16 Nov 2011

6 Nov 2011

There's more to Bilbao than the Guggenheim

The main reason that people visit Bilbao, I imagine, is to visit the wonderful Frank Gehry-designed Guggenheim museum. It is definitely worth a visit - both for the incredible building, but also for the modern artworks inside and out. We were in Bilbao as a starting point for a trip to the Picos de Europa national park nearby, but Bilbao made a perfect spot to visit before we headed off to the mountains.

Even if you don't want to fork out the €20 odd to get in to the Guggenheim, there's plenty to see around the outside, with sculptures by Jeff Koons, Louise Bourgeois and Anish Kapoor.

But away from the museum there is also a lot to see. Bilbao was once an industrial city, with not a lot on offer. In the '80s the Basque authorities began a period of redevelopment and with the building of the Guggenheim in 1997 the city really began its transformation, which is still ongoing. I first went 8 or 9 years ago, and even then it wasn't quite as appealing. Now it is a very pleasant city to spend a couple of days in - there's walkways all along the Nervión river over which the stunning white bridge designed by Santiago Calatrava sits (it is named "Pasarela Zubizuri" which means white bridge in Basque).Wandering around on a Sunday morning we stumbled into a large square in Casco Viejo (the old town). In one corner of the square people of all ages huddled together. As we meandered through the crowds we noticed that they had lists and piles of football cards. We were there a week later and the same was going on - people swapping cards to get the ones needed for their lists.
The other thing we stumbled upon was a game of Basque Pelota in progress. We peered through the railings until an old man beckoned us inside to watch. It looked like a game of squash, only on a slightly larger court with green walls and the guys hit the ball with their hands. The speed was impressive; I didn't want to think how their hands might look close-up. A week later we were back and some young boys were playing; it wasn't quite as impressive or fast - they'd got a long way to go...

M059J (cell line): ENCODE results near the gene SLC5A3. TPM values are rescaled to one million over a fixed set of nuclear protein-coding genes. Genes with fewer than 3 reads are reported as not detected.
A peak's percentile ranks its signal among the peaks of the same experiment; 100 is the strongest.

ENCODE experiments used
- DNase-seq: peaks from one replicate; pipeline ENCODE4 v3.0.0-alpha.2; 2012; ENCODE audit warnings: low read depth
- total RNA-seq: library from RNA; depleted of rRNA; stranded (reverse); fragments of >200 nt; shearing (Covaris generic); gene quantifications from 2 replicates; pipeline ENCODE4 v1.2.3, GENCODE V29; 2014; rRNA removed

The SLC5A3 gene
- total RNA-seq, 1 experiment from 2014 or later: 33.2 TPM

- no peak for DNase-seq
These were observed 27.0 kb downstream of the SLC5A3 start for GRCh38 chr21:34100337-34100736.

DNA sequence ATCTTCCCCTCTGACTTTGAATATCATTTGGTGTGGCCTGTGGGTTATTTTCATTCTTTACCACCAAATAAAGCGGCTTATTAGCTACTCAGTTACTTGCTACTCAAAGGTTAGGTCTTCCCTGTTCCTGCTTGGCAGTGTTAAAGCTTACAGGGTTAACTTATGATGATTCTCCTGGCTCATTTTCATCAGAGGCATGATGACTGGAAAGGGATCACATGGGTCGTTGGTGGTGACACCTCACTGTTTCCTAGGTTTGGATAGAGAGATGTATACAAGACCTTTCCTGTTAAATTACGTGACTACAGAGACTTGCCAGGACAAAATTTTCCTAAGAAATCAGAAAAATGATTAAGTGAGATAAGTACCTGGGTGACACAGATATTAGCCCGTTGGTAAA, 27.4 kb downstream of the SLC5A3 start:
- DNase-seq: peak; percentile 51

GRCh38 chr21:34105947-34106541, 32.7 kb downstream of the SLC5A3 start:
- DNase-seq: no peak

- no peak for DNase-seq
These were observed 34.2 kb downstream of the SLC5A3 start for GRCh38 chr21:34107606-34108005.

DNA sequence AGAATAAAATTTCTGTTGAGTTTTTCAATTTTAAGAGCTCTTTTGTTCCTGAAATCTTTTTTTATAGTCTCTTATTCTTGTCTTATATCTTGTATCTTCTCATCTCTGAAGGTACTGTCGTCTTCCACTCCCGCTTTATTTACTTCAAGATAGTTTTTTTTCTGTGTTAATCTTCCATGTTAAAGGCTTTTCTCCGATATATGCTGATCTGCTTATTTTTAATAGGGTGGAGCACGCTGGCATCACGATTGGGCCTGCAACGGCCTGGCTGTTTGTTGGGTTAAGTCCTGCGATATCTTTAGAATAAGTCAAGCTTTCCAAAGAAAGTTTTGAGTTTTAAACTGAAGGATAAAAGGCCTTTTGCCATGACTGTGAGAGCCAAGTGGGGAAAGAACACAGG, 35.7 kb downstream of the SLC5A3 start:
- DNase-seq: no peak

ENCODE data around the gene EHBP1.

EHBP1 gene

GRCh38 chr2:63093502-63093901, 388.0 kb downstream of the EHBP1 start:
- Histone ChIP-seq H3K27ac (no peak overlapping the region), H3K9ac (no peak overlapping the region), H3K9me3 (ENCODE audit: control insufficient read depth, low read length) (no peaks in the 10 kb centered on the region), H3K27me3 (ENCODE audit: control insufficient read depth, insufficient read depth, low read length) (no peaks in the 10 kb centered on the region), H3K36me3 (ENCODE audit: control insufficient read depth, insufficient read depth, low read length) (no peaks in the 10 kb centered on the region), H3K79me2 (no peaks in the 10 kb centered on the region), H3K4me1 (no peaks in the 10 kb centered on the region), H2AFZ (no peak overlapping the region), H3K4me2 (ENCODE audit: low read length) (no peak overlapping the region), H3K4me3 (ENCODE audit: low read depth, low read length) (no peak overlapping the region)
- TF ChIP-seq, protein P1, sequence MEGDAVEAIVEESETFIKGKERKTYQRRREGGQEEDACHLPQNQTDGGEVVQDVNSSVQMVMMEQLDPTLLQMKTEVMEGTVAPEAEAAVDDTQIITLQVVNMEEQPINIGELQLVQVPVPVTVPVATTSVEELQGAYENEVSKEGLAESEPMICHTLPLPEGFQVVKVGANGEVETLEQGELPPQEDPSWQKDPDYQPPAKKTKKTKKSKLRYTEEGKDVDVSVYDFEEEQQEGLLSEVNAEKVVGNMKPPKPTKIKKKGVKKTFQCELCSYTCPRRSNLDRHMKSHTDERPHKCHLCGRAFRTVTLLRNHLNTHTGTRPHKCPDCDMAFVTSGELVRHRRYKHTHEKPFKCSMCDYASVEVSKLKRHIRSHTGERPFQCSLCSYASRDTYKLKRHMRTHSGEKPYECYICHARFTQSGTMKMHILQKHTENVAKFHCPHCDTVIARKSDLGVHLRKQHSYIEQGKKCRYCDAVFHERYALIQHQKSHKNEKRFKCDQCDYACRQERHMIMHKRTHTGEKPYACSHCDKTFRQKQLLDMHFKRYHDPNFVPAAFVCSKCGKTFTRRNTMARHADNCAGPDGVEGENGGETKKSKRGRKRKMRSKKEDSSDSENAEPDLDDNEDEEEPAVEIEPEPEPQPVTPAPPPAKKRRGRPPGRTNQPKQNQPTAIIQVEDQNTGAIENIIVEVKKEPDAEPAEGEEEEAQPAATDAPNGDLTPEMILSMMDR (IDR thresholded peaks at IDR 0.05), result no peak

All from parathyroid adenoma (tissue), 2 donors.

The other thing that seemed to be a Sunday activity was just hanging out along the river; either sitting on a bench enjoying the sun, or walking or cycling along the newly-created riverside path. There was also a jazz trio at an open-air café opposite the Guggenheim, and people with their typically short fringes (a Basque thing, apparently) sat enjoying the music with a cheap glass of wine or beer.

Once the sun sets the city comes alive in a different way.
In the early evening on Saturdays the old town is still alive with shoppers, but the crowd slowly changes as people come out for pintxos, the Basque equivalent to tapas, only smaller and cheaper.
The narrow streets of the old town teem with pintxos bars, with young, dark-haired, short-fringed locals drinking red wine with coke, smoking outside in the streets, hopping from bar to bar, grabbing a pintxo here and a pintxo there. We spent our last night in Spain there, with a friend from LA, and had to try the wine and coke (despite the horror of the idea). I tried to order three red wines with coke and the barman started to pour three glasses of wine, before getting out another glass for coke. I stopped him and tried to explain that I wanted the wine mixed together with the coke, like the last person had had. He laughed when he realised, said "ah, kalimotxo!" and added ice-cubes and coke to the glasses. It didn't taste as bad as I expected - more like coke than wine, but it did feel wrong. The coke was more expensive than the wine in the glass too, so we didn't order another.
As well as being a great little city to hang out in for a weekend, Bilbao was also a great starting point for a trip to the Picos de Europa mountains nearby. The mountains are 200km away, but the road connections along the northern coast of Spain are pretty good (we didn't have a map and ended up in the middle of Santander by accident, which was a bit annoying). You could fly into Santander itself, which is only 100km away from the park, but then you'd have to fly on Ryanair, and I'd rather drive an extra 100km than having to do that :)

28 Sep 2011

The Changing Face of the City of London